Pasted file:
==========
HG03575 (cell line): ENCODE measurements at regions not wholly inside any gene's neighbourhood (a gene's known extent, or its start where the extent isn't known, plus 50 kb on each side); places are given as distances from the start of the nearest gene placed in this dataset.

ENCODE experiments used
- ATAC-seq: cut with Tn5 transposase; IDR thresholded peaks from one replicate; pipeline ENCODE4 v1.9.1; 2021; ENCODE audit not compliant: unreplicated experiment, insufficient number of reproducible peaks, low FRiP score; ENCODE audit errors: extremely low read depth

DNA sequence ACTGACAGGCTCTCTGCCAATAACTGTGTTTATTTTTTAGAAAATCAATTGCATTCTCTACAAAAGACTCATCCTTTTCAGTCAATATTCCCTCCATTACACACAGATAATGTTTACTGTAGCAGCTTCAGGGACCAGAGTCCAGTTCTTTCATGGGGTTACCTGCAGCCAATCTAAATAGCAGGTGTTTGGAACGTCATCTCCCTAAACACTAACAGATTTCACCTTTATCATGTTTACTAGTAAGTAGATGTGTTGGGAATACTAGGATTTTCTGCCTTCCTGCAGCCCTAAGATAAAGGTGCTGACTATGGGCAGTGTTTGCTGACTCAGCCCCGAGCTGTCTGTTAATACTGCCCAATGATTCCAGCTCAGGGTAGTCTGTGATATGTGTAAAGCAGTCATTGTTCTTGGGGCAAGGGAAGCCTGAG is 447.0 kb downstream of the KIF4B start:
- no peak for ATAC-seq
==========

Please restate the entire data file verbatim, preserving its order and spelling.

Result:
HG03575 (cell line): ENCODE measurements at regions not wholly inside any gene's neighbourhood (a gene's known extent, or its start where the extent isn't known, plus 50 kb on each side); places are given as distances from the start of the nearest gene placed in this dataset.

ENCODE experiments used
- ATAC-seq: cut with Tn5 transposase; IDR thresholded peaks from one replicate; pipeline ENCODE4 v1.9.1; 2021; ENCODE audit not compliant: unreplicated experiment, insufficient number of reproducible peaks, low FRiP score; ENCODE audit errors: extremely low read depth

DNA sequence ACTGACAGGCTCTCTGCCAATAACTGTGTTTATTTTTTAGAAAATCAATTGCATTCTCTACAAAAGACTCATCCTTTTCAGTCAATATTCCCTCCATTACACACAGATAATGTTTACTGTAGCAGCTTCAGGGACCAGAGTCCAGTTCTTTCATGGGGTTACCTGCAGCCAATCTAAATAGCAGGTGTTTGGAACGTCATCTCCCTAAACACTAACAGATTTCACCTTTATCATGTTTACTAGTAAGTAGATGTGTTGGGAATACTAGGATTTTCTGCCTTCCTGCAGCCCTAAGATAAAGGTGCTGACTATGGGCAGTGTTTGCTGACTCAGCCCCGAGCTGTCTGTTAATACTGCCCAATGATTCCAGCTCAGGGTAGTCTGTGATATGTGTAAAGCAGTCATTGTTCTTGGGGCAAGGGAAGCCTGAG is 447.0 kb downstream of the KIF4B start:
- no peak for ATAC-seq